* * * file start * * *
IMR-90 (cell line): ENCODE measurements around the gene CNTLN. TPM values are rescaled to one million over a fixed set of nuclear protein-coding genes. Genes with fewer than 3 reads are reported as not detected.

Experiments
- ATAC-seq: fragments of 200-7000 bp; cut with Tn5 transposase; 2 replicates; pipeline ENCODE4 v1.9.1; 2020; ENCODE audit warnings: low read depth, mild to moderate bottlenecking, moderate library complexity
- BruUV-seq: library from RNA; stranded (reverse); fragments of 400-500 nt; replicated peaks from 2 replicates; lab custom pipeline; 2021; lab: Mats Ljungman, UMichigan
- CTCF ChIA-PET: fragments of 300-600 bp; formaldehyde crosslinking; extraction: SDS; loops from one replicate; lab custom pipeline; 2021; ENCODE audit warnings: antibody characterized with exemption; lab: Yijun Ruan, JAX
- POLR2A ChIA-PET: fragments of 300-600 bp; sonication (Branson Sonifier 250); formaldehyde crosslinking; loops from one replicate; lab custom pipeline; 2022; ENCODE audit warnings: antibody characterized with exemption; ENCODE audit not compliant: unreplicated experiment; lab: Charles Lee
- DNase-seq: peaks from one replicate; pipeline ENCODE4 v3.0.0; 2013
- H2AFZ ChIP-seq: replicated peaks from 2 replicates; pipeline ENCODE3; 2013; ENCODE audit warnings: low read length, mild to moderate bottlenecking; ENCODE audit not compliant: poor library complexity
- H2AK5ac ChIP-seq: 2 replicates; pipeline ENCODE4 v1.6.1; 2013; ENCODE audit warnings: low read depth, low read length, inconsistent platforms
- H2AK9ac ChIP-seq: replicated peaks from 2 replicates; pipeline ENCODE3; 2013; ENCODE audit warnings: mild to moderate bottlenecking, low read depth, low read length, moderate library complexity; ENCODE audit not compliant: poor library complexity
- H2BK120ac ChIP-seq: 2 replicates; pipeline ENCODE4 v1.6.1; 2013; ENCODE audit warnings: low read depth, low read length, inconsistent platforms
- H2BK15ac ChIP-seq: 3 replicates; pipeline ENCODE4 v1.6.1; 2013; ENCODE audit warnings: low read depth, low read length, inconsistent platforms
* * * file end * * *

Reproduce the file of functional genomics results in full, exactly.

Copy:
IMR-90 (cell line): ENCODE measurements around the gene CNTLN. TPM values are rescaled to one million over a fixed set of nuclear protein-coding genes. Genes with fewer than 3 reads are reported as not detected.

Experiments
- ATAC-seq: fragments of 200-7000 bp; cut with Tn5 transposase; 2 replicates; pipeline ENCODE4 v1.9.1; 2020; ENCODE audit warnings: low read depth, mild to moderate bottlenecking, moderate library complexity
- BruUV-seq: library from RNA; stranded (reverse); fragments of 400-500 nt; replicated peaks from 2 replicates; lab custom pipeline; 2021; lab: Mats Ljungman, UMichigan
- CTCF ChIA-PET: fragments of 300-600 bp; formaldehyde crosslinking; extraction: SDS; loops from one replicate; lab custom pipeline; 2021; ENCODE audit warnings: antibody characterized with exemption; lab: Yijun Ruan, JAX
- POLR2A ChIA-PET: fragments of 300-600 bp; sonication (Branson Sonifier 250); formaldehyde crosslinking; loops from one replicate; lab custom pipeline; 2022; ENCODE audit warnings: antibody characterized with exemption; ENCODE audit not compliant: unreplicated experiment; lab: Charles Lee
- DNase-seq: peaks from one replicate; pipeline ENCODE4 v3.0.0; 2013
- H2AFZ ChIP-seq: replicated peaks from 2 replicates; pipeline ENCODE3; 2013; ENCODE audit warnings: low read length, mild to moderate bottlenecking; ENCODE audit not compliant: poor library complexity
- H2AK5ac ChIP-seq: 2 replicates; pipeline ENCODE4 v1.6.1; 2013; ENCODE audit warnings: low read depth, low read length, inconsistent platforms
- H2AK9ac ChIP-seq: replicated peaks from 2 replicates; pipeline ENCODE3; 2013; ENCODE audit warnings: mild to moderate bottlenecking, low read depth, low read length, moderate library complexity; ENCODE audit not compliant: poor library complexity
- H2BK120ac ChIP-seq: 2 replicates; pipeline ENCODE4 v1.6.1; 2013; ENCODE audit warnings: low read depth, low read length, inconsistent platforms
- H2BK15ac ChIP-seq: 3 replicates; pipeline ENCODE4 v1.6.1; 2013; ENCODE audit warnings: low read depth, low read length, inconsistent platforms